-Collision related

- 2/3 due to electrical/mechanical problems due to lack of proper maintenance

-Arson (1 in 6)

-Additional modifications to vehicle(s) leading to increased load and electrical failure


Sun, 08/12/2012 - 16:13 | 2699154 Harbanger
Harbanger's picture

The numbers were skewed by the recent rise in vehicle fires in Europe.

Sun, 08/12/2012 - 14:37 | 2698965 AssFire
AssFire's picture

You are spot on Bob. I wonder how many of the greenies want to drive through death valley in their electric cars?

Might I suggest cars manufactured by non-union companies have more cost associated in proper materials (correct wire sizes etc.) as opposed to the union mfg. cars laden with higer labor costs and skimpy on materials.

When voltage decreases as the battery loses charge, amps must increase to peovide the same power. When you put too many amps through too small a wire you get a toaster ah, I mean Fisker.

Sun, 08/12/2012 - 14:50 | 2698991 bob_dabolina
bob_dabolina's picture

When voltage decreases as the battery loses charge, amps must increase to peovide the same power. When you put too many amps through too small a wire you get a toaster ah, I mean Fisker.

Yes. Unfortunately fuck face above us doesn't understand the basics of Ohm's law so he'll never understand.

Sun, 08/12/2012 - 16:05 | 2699138 John_Coltrane
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Ohm's law, V = IR, Power = VI is important and so is chemistry:

Li + H2O = L2O + H2

And H2 is explosive at all stoichiometric ratios (air:fuel) unlike gas which requires about 15:1 ratio to explode.  So, anything that can produce H2 when in contact with ubuquitious water is a problem (see Fukishima reactor explosions for example) (It wasn't the reactor fuel per se that was the problem, rather that water was the coolant in the system-if liquid Na had been used no explosion would have occurred or release of radionuclieotides)

This chemistry is a fundamental problem for Li/Li(ion) batteries.  And the charging process for Li ion batteries must be very carefully controlled-much more difficult than teaching consumers how to put gas safely in a tank.

Disclosure:  Short TSLA via Sept puts and wil likely be laughing all the way to the bank once the bad Karma from this publicity hits the financial world.

Sun, 08/12/2012 - 14:53 | 2698998 A Nanny Moose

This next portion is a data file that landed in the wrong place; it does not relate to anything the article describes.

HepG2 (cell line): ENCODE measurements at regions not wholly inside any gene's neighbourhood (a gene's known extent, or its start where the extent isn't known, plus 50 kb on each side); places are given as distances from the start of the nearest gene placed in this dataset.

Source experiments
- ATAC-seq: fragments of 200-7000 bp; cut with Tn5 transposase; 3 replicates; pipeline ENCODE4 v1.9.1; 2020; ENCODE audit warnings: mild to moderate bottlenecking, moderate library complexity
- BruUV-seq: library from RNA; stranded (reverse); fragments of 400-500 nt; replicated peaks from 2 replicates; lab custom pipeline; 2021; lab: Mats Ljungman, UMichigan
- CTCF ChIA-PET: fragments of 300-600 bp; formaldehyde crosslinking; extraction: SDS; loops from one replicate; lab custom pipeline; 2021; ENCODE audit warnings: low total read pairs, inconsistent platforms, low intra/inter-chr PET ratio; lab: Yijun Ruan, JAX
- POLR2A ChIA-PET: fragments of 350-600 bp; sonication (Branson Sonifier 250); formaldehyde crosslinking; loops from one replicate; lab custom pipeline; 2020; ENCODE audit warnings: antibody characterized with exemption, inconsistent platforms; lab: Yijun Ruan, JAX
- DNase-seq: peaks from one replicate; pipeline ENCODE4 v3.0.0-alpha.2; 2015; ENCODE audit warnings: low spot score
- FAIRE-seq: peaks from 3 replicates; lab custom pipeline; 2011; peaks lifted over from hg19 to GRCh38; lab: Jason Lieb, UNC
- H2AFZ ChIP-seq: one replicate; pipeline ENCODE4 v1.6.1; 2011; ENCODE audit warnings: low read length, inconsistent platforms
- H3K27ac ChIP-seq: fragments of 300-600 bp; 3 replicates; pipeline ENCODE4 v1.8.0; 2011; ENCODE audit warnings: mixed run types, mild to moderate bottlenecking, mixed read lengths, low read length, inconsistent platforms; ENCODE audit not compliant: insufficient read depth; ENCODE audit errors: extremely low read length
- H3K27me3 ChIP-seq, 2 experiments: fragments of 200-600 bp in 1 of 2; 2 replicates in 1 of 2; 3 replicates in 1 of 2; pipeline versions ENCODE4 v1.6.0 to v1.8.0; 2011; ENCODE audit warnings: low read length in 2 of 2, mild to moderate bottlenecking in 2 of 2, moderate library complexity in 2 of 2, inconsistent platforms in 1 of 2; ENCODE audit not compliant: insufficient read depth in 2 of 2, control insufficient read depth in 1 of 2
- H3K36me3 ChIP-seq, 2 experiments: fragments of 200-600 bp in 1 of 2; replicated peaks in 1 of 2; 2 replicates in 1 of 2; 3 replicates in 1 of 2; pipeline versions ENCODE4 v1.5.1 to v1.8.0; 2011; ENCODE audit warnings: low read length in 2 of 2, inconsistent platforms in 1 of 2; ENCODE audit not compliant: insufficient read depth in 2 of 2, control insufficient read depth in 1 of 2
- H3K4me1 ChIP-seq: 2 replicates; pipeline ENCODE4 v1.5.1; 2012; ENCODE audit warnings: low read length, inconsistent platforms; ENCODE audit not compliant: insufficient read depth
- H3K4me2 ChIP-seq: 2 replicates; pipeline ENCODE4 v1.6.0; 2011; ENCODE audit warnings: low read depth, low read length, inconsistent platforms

A Nanny Moose's picture

"It's got cop tires, cop suspension, cop shocks..."

Don't forget the frequent screeching u-turns to the donut shop. We pay for that shit.

Sun, 08/12/2012 - 15:28 | 2699068 stacking12321
stacking12321's picture

"They are not vehicles I would trust my family's life in."


NOOOOOOOOOO! we're too late! he's already reproduced!

Sun, 08/12/2012 - 13:50 | 2698898 THE DORK OF CORK
THE DORK OF CORK's picture

If you truely want to reduce oil imports one must keep it cheap (second hand ?) & simple stupid.


Sun, 08/12/2012 - 15:10 | 2699020 A Nanny Moose
A Nanny Moose's picture

Coming soon to a Bakersfield near you...for the price of a bullet train.

Sun, 08/12/2012 - 15:22 | 2699045 css1971
css1971's picture

The train can't replace the car.

Look, Americans are willing to kill hundreds of thousands of their and other countries people so that they don't have to ride trains. What does that tell you about rail?

Sun, 08/12/2012 - 15:51 | 2699098 Zero Govt
Zero Govt's picture

politicians have been trying to replace the car with trains, tubes, trams, buses and electrified wardrobes for 100 years ..a century of total expensive subsidised failure and we're no closer to a wise conclusion (ie. bin the f'n lot)

..that's Govt for you, the dumbest institution in history

Sun, 08/12/2012 - 23:43 | 2700068 Freddie
Freddie's picture

Yeah but that dude from Cork is Irish - the people who gave us the vile and f**king demonic Kennedys.  I say this being part Irish but I am not a boozer.

Still - the Bulgarian railway he posted the youtube video of - is probably far far better than U.S. union goon Obama-like Amtrak.  Amtrak is total shit.

Sun, 08/12/2012 - 15:53 | 2699114 knukles
knukles's picture

Nobody Really wants to reduce oil imports, else they'd go off grid, no fossil, walk to work, no lights, no nothing...
Lotsa people talk about wanting to reduce oil imports... all hypocrisy.

Insofar as I'm concerned, my Jaguar runs just fucking fine on Middle Eastern oil.

Sun, 08/12/2012 - 13:51 | 2698900 Walt D.
Walt D.'s picture

You can find the economic incentive for these "Green Energy Projects" in Mel Brooks Broadway Play/Film "The Producers".

The Green Energy Projects are the equivalent of "Springtime for Hitler".

The cronies who own these Green Energy Companies are "Biallystock and Bloom" making off with all the money after the play flops.


Sun, 08/12/2012 - 13:53 | 2698906 Turin Turambar
Turin Turambar's picture

Awww, if only Justin Bieber had been in the car, then this would've been good publicity. ;-)



Sun, 08/12/2012 - 14:56 | 2699005 FEDbuster
FEDbuster's picture

or if Randy Travis had been driving it naked and drunk?

Sun, 08/12/2012 - 15:57 | 2699123 knukles
knukles's picture